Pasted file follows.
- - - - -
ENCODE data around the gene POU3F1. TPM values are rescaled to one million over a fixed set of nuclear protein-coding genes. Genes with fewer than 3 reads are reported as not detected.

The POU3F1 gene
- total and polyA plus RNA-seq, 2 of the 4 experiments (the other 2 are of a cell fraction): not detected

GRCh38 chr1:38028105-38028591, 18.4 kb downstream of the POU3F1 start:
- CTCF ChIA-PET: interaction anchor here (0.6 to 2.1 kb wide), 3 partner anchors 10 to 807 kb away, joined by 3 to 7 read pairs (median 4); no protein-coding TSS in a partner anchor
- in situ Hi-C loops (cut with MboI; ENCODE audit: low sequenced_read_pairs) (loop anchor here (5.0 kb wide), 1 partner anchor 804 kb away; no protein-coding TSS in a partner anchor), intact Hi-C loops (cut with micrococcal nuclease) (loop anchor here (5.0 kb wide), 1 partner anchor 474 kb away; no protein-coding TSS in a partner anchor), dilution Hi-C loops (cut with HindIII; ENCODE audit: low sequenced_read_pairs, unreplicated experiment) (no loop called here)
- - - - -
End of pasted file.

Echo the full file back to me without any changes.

ENCODE data around the gene POU3F1. TPM values are rescaled to one million over a fixed set of nuclear protein-coding genes. Genes with fewer than 3 reads are reported as not detected.

The POU3F1 gene
- total and polyA plus RNA-seq, 2 of the 4 experiments (the other 2 are of a cell fraction): not detected

GRCh38 chr1:38028105-38028591, 18.4 kb downstream of the POU3F1 start:
- CTCF ChIA-PET: interaction anchor here (0.6 to 2.1 kb wide), 3 partner anchors 10 to 807 kb away, joined by 3 to 7 read pairs (median 4); no protein-coding TSS in a partner anchor
- in situ Hi-C loops (cut with MboI; ENCODE audit: low sequenced_read_pairs) (loop anchor here (5.0 kb wide), 1 partner anchor 804 kb away; no protein-coding TSS in a partner anchor), intact Hi-C loops (cut with micrococcal nuclease) (loop anchor here (5.0 kb wide), 1 partner anchor 474 kb away; no protein-coding TSS in a partner anchor), dilution Hi-C loops (cut with HindIII; ENCODE audit: low sequenced_read_pairs, unreplicated experiment) (no loop called here)